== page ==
Monday, 25 June 2018

Resurrecting the Tilda MKe - part 1

A long time back I bought ten surplus EMF camp badges as they were exactly what I wanted as a platform for a networked handheld gadget I could use in LARP.

Now I'm going through a bit of a phase we're I'm reviewing all the stuff I have accumulated and deciding whether to keep it or not for future projects.

Looking at them now they are still pretty much everything you need for making some kind of small device with a basic UI, except Wi-Fi as they used Ciseco data radios instead. However I've a pot full of ESP-01 modules and also a small stash of Ciseco kit despite them going out of business. Tacking an ESP-01 on to one of the serial ports will give it the best of both worlds.

Wi-Fi might be ubiquitous indoors but for networking low resource microcontroller based things in remote outdoor environments it's actually OTT and the range sucks. Things like the Ciseco radios, or nowadays one of the LORA standards make much more sense but being able to connect to Wi-Fi if available is handy.

Which makes them keepers.

So I've made an attempt to do something with one. This particular one I 'killed' by trying to upload a basic 'blink' sketch to it shortly after I bought them and the whole lot have stayed stashed in a box in my cellar since.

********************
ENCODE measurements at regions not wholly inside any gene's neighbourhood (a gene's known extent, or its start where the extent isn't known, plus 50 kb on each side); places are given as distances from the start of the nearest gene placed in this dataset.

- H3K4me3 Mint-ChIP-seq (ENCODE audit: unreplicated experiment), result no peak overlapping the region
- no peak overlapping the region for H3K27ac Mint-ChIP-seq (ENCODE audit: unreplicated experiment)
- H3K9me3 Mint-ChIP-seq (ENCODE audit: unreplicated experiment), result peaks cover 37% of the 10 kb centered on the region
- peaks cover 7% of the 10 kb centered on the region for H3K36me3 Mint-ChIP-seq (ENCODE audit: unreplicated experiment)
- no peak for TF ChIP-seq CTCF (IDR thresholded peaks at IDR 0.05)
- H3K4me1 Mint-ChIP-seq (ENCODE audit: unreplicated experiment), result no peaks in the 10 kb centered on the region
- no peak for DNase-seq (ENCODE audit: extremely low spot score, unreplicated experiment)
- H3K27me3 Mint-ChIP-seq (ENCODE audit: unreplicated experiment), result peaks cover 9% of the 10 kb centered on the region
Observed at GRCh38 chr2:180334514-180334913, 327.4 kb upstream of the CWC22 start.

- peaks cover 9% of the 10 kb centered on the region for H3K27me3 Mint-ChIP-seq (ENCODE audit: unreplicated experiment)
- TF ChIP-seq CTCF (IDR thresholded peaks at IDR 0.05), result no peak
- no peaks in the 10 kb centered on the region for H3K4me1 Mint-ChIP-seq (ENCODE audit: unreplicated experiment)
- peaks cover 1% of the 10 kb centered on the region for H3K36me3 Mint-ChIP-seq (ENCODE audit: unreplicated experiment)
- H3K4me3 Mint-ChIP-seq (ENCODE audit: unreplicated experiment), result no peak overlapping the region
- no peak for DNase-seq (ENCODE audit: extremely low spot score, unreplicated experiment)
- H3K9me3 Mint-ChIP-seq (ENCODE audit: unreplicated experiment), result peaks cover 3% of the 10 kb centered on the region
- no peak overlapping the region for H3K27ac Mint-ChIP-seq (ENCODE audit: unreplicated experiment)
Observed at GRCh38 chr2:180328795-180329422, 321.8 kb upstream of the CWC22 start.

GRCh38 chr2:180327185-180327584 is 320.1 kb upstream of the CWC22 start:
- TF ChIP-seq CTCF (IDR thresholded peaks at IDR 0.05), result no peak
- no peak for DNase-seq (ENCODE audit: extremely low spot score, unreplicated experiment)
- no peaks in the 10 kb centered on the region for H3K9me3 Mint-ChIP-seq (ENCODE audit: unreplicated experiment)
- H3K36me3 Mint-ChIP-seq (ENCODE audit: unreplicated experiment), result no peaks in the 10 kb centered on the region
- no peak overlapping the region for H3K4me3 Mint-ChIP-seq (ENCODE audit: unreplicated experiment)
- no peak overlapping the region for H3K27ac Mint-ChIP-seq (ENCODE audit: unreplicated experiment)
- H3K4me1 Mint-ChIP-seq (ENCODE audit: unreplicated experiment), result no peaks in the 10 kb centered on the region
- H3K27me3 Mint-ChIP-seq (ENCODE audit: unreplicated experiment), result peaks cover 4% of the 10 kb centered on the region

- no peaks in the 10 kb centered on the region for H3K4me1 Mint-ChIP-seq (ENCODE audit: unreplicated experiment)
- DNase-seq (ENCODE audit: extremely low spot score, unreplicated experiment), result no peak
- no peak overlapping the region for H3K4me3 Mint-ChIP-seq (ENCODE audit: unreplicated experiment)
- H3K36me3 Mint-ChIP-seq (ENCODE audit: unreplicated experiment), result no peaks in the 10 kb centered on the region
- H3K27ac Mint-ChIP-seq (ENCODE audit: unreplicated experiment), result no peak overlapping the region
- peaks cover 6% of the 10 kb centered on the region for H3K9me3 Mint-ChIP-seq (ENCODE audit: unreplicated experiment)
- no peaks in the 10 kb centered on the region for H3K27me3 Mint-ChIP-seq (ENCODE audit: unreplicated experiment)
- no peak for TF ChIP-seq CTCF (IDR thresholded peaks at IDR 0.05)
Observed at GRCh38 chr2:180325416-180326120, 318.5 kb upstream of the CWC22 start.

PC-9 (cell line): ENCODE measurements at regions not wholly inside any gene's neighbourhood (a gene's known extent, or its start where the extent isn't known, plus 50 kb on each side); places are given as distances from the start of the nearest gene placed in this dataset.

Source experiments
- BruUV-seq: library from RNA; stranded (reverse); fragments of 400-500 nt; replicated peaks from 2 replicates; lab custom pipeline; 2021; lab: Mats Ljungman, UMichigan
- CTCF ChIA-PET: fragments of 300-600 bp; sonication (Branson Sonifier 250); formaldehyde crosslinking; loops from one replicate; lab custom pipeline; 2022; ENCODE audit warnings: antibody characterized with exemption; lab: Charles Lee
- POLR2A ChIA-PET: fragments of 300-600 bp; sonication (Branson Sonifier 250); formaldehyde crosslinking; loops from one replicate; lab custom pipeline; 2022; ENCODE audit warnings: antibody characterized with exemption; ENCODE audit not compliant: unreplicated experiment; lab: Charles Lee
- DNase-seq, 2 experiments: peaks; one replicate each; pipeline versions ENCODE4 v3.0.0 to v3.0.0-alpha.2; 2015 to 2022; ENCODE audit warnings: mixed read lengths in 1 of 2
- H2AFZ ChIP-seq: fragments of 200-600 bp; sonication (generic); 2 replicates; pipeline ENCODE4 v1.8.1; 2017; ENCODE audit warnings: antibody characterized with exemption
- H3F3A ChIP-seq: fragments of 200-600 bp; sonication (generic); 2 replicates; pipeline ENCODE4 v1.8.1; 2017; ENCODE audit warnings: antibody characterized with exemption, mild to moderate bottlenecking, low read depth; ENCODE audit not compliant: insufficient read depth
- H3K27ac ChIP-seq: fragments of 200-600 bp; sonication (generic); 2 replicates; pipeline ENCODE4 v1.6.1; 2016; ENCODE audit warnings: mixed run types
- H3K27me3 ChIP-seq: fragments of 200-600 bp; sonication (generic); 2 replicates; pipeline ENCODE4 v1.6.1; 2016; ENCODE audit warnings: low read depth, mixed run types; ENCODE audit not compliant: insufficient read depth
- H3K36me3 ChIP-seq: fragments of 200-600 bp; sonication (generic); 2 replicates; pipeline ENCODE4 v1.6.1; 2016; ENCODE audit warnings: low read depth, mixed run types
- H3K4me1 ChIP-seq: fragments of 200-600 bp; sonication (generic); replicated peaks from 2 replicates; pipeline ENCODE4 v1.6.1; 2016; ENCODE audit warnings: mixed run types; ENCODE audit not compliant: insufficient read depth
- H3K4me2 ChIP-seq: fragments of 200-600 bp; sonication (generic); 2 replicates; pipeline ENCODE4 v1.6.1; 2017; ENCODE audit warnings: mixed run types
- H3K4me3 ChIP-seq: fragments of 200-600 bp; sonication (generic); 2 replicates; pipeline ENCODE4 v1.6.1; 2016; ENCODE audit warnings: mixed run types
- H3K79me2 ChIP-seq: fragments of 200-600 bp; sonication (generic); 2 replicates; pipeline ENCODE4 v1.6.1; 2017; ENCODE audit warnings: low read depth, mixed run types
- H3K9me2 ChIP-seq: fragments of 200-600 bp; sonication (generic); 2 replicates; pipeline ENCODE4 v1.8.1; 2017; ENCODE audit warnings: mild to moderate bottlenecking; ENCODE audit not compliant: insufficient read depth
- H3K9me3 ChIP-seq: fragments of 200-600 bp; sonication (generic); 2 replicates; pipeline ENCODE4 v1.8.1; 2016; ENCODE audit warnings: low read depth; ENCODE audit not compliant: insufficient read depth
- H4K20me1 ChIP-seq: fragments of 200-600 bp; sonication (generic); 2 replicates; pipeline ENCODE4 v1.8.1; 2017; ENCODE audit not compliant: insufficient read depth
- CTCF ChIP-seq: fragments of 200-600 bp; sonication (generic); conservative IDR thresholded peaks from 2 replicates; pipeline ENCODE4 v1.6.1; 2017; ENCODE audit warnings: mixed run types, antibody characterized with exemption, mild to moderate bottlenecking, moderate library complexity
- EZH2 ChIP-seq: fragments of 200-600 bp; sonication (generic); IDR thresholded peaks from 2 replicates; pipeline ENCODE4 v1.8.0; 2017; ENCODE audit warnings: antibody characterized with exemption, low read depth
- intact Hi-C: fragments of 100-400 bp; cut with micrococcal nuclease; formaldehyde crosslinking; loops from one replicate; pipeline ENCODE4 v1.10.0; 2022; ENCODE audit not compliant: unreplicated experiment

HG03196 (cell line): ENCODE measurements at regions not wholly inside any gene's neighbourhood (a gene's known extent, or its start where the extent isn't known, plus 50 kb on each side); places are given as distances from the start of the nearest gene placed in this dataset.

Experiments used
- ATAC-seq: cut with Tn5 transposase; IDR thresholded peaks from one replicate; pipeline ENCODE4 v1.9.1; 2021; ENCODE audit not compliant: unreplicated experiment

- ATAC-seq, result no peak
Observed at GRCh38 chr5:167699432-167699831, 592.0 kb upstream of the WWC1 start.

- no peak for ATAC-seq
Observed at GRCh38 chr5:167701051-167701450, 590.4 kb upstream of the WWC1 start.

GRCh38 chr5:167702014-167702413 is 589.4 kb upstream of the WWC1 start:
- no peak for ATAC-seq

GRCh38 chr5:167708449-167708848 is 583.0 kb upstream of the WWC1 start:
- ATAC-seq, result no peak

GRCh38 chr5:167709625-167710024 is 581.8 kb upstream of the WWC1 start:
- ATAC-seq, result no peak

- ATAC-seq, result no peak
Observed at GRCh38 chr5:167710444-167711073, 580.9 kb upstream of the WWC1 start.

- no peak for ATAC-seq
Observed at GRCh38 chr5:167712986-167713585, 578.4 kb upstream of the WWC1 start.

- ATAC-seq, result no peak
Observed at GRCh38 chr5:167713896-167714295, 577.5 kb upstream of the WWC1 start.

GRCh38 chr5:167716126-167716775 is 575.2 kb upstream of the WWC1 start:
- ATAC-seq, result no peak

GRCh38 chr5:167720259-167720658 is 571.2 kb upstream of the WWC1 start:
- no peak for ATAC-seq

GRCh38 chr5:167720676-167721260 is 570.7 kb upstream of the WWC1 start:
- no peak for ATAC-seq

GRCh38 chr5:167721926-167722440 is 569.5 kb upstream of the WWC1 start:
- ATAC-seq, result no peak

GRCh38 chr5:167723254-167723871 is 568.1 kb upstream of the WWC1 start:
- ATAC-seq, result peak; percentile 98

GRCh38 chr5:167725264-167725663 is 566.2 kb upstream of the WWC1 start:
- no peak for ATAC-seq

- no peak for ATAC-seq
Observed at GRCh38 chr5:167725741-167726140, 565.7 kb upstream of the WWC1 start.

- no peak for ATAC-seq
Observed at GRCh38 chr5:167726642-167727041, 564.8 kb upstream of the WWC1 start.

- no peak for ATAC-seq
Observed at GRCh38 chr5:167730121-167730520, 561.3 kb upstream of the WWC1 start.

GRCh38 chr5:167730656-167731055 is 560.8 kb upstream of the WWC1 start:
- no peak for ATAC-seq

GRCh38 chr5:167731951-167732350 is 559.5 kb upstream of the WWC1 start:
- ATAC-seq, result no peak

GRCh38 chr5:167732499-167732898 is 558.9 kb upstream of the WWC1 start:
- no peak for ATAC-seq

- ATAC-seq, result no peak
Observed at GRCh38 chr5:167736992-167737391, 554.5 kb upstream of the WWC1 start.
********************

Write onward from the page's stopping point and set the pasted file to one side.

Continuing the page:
The development libraries released at the time are now all rather 'legacy' and tied into a complicated framework that uses FreeRTOS to deliver multi-tasking. So while the Tilda is in principle Arduino Due compatible this makes it more of a job than just adding some libraries and getting on with it.

There's an onboard jumper for wiping the flash and after I used this, uploading a simple sketch to it like it was an Arduino Due got it responsive again. I'm not quite sure how I 'killed' it originally as this wasn't at all obscure or hard.

Unable to import all the board information into modern versions of the Arduino IDE I've been fishing in the header files and managed to make all the buttons & LEDs work, plus the Ciseco radio.

Not much luck with the screen yet, apart from turning the backlight on, as despite wading through the docs I haven't been able to work out which pins the screen driver is connected to. Worst case I'll attempt to disentangle the legacy library and shoehorn it into a modern environment.

There's also an MPU-6050 gyro/accelerometer but I'm not desperately fussed about that working.

If I can make a simple example sketch that drives the screen and most of the stuff I'll post it up.

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